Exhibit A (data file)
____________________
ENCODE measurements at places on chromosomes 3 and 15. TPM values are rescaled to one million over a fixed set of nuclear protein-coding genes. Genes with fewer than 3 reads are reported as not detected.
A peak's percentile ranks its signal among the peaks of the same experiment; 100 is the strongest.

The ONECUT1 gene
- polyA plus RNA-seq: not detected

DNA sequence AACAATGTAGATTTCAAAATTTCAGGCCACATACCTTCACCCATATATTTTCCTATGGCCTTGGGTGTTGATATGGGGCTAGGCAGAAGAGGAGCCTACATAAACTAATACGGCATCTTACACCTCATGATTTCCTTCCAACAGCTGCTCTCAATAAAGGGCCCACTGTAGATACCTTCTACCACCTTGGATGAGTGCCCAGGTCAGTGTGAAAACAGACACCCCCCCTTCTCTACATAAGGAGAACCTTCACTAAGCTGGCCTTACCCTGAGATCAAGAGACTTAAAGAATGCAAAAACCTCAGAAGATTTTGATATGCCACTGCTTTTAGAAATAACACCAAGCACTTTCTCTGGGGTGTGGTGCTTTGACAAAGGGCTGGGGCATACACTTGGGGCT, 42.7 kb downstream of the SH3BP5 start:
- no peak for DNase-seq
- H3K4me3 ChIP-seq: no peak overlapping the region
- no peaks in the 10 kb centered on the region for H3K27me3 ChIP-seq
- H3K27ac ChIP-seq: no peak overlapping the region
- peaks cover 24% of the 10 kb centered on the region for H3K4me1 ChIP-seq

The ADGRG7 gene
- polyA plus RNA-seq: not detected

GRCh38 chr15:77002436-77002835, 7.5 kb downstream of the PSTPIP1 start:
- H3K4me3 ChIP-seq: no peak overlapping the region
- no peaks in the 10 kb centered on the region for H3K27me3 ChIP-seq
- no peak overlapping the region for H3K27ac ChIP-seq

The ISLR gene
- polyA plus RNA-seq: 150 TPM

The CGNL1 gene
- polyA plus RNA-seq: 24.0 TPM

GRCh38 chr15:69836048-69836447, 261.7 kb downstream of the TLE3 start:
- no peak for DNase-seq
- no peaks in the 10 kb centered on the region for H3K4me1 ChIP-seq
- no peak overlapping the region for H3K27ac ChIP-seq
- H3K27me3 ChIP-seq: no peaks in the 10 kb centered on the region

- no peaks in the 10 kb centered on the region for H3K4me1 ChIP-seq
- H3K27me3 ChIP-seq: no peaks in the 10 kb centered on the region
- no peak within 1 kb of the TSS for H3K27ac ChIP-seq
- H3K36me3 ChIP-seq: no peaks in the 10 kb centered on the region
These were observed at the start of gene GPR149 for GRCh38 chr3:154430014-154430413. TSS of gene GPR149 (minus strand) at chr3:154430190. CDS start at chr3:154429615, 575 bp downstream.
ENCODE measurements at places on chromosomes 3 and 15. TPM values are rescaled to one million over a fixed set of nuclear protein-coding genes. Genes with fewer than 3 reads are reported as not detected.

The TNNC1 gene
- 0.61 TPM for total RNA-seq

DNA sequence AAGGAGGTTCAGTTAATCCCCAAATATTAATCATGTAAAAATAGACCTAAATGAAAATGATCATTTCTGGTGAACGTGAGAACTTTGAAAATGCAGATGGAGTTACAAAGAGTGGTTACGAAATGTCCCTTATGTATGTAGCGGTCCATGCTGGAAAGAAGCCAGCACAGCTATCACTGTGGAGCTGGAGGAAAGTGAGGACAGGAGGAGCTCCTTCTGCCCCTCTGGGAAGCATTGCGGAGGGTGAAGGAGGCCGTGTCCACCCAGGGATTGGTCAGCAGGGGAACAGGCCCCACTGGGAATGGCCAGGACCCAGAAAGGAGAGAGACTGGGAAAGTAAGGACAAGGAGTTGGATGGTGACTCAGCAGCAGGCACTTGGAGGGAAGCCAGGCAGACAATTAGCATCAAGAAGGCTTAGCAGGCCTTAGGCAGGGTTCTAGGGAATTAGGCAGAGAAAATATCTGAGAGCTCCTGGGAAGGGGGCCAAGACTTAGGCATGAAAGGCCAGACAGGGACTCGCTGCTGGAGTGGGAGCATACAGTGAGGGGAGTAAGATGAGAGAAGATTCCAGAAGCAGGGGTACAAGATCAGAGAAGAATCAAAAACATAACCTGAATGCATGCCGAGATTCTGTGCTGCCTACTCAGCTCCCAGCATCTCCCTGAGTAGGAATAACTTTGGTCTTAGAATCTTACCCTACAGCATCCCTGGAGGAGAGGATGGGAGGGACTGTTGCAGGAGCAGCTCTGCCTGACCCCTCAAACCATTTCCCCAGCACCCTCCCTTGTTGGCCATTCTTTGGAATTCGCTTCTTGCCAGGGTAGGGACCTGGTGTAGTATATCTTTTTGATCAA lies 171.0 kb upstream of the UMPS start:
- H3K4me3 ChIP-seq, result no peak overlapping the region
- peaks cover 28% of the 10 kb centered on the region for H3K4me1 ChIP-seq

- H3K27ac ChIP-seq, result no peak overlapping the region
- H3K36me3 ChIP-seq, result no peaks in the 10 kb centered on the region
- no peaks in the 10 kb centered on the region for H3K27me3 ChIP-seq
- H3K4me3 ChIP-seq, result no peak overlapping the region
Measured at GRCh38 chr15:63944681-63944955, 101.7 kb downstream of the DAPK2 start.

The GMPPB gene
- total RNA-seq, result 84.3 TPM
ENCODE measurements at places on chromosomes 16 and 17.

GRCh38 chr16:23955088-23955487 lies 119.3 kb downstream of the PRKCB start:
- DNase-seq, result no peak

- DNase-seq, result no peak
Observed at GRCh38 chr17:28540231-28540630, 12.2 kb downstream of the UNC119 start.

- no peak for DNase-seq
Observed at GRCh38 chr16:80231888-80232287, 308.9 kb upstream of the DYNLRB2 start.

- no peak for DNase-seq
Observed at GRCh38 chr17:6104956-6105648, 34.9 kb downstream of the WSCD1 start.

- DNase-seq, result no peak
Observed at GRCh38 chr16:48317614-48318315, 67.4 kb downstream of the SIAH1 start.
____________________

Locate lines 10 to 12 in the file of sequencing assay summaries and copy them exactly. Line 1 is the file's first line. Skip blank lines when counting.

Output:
- peaks cover 24% of the 10 kb centered on the region for H3K4me1 ChIP-seq

The ADGRG7 gene
- polyA plus RNA-seq: not detected